Picture this: A global black population that can all trace their ancestors back to one original continent, to one single ancestry, who are closer related to each other than they are to anyone else alive on this planet today. From the outside looking in, you might be so inclined as to think that the sense of brotherhood within this community was second to none.
Guess again, my melanated friend. An African black can’t empathize with the plight of a Caribbean black, just as a Brazilian black doesn’t feel one way or another about a European black.
Black people don’t see the universal interconnectedness of their unique struggles in a white dominated world. They can’t see this, even when it’s staring them directly in the eyes, because of the lasting effects of colonial conditioning. They don’t want to see it because they’re happy in their individual corners of the world, keeping their heads down and trying not to rock the boat.
They don’t understand that the white man who colonized their ancestral homeland is the same one who stole their long lost brothers and sisters in the dark of night, with nary an explanation nor a penny in compensation given in return.
They can’t imagine that the white-washed religion that they worship today was distorted from its origins and used primarily as a means to an end; that by stripping them of their culture and native belief systems, the colonizers were able to re-mold the psyches of the oppressed to view their captors in a favorable light.
Over the course of generations, the global black village was slowly subverted into elevating the image of the pale invaders to a God-like level. Little did they realize that, in doing so, blackness had no choice but to take a backseat to the overly fetishized white skin which now sat firmly in the driver’s seat.
This conditioning was vital to the establishment of an international racial hierarchy and the perpetual placement of melanin-deficient folks at the very top of that hierarchy. The concept of whiteness, as orchestrated by both colonizer and imperial regime alike, is what allowed a global minority to achieve and maintain dominance over the black and brown majority. This intentional division of black folks has always been a pivotal piece in the white supremacy master plan.
Slave masters often employed this psychological tactic by separating entire family groups of slaves and selling them off to different plantations. They knew that African cultures and religions were almost entirely based on communal practices. By separating closely knit family groups, slave masters broke the bonds that gave their slaves the willpower to fight against subjugation every step of the way instead of simply succumbing to the crushing weight of bondage.
Once you strip a person of everything they’ve ever known and loved, all that remains is a docile shell of their former self which can now be gently coerced into a life of slavery with little resistance. As the old adage goes, you must divide in order to conquer. A closed fist can do a lot more damage than an open palm; similarly, a divided peoples are much easier to rule over than an organized collective.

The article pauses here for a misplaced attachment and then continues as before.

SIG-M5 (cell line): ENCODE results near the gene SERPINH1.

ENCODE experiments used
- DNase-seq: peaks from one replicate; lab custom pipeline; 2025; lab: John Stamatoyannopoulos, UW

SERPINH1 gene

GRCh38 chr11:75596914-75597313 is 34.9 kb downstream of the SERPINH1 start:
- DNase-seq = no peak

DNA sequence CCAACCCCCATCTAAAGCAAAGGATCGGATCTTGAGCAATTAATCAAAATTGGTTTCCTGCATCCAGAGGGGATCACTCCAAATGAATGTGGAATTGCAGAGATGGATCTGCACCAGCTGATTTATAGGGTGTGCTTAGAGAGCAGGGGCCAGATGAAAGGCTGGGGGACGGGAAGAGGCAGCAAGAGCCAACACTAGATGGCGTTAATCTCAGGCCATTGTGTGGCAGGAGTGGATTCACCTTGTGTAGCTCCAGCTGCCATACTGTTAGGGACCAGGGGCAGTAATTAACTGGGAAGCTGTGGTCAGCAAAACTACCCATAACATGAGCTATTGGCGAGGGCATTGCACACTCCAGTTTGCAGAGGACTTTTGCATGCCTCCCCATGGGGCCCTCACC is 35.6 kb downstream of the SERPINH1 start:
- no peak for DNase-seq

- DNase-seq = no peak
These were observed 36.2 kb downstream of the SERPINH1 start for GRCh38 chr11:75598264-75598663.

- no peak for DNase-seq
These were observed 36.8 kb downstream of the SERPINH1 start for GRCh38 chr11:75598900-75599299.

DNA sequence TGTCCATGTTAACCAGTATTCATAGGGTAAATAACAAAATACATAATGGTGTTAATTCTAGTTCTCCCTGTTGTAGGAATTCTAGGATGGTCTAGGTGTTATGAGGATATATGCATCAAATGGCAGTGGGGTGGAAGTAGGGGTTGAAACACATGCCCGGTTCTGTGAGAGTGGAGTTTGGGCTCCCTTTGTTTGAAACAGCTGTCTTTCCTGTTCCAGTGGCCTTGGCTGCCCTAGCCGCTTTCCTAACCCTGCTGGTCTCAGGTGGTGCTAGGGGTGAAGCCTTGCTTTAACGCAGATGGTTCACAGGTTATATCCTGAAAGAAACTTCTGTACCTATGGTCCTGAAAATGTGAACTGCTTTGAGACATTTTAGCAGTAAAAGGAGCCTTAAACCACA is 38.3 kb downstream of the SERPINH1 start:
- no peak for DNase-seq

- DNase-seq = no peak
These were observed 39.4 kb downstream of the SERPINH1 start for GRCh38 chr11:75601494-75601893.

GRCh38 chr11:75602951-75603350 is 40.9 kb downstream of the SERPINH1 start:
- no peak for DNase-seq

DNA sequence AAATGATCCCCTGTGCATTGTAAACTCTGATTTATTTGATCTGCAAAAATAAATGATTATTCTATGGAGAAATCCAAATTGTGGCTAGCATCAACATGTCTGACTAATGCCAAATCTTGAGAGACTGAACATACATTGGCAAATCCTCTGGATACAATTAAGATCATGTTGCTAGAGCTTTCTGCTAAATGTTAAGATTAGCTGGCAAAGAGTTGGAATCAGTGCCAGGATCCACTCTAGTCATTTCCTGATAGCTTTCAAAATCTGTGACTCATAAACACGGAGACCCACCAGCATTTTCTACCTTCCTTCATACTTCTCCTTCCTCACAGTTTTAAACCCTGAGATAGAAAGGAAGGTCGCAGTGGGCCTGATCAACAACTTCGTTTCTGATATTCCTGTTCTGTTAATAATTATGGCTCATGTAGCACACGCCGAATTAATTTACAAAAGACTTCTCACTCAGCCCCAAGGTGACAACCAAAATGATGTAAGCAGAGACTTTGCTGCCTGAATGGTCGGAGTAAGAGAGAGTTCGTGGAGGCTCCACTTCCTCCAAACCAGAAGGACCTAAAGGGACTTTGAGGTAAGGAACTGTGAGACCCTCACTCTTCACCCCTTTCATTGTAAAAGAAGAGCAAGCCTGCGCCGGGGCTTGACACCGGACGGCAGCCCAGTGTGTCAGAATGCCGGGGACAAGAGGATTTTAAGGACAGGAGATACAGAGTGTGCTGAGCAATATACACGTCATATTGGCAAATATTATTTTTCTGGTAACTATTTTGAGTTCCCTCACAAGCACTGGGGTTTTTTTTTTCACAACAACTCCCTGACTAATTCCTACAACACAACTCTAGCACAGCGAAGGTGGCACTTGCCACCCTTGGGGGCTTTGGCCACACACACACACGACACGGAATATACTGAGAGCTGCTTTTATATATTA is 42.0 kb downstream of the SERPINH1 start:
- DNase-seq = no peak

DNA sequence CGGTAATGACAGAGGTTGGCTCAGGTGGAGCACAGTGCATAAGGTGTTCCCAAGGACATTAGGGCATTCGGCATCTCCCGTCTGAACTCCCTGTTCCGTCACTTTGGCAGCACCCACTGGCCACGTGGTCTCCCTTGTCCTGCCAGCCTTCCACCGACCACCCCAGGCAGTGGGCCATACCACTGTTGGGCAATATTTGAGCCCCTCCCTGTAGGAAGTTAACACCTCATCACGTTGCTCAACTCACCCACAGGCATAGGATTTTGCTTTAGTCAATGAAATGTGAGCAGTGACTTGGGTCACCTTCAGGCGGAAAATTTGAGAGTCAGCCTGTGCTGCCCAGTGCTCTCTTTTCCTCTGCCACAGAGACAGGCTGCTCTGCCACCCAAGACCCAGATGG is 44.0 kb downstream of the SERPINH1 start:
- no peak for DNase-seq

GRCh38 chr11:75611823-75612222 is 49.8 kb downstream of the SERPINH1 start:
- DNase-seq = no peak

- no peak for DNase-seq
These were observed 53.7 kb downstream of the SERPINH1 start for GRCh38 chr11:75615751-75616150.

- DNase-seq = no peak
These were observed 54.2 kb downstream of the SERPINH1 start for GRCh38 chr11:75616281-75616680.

We were originally divided by white propaganda, but continue to remain divided because we choose to perpetuate those divisions amongst ourselves. All they did was plant the seeds of division in the soil of our conscience and we gladly provided (and continue to provide) enough water for an entire forest to blossom and bear fruit.
Colonialism never ended on the continent because it evolved into a much more insidious form, just as Western chattel slavery morphed into the prison industrial complex in the US today.
Whereas all that the colonizers needed to steal resources from the motherland in the past was a musket in one hand and a bible in the other, they now invade major African cities armed only with the pretense of humanitarian aid and a high interest loan agreement smuggled into the fine print.
Even though we are given the illusion of freedom in the diaspora today, our fate lies entirely in the hands of college educated white men who write laws designed to target our blackness, and high school educated white men who enforce those discriminatory laws with equal parts violence and impunity.
You often hear rappers waxing poetic about how, if they didn’t have rap, they would have ended up either dead or in jail. The sad reality is, chances are that they’ll still end up incarcerated or cut down in the street by a flurry of bullet-sized, melanin-seeking missiles regardless of their current occupation or socioeconomic status.
Just as our bodies were only useful to white supremacy for the purposes of unpaid labor in the past, so, too are we equally as disposable when we fail to meet production quotas in the present. The price of our lives is still remarkably low, regardless of where we happen to live when that auction bell tolls and our name is called.
Despite the glaring similarities between black oppression in every corner of the world, we are still somehow unable to connect the dots. It’s as if a soft, milky haze is shrouding our ability to perceive that an injustice done to one of us is an injustice done to all of us. While we bicker over cultural appropriation taking place back and forth between the various iterations of blackness, white supremacy continues to indiscriminately plunder our lives and pillage our crops .
This system of racial checks and balances has, in effect, created a perpetual motion machine, wherein we provide all the energy needed to sustain our own subjugation by continuing to reap the seeds of division that were sowed by the first white hands that ever reached the untameable continent.
Until we realize that the reality of black struggle is a universal one, until we begin to organize and strategize means of self determination across self imposed and white dictated borders, we will never release ourselves from the yoke of global systematic oppression.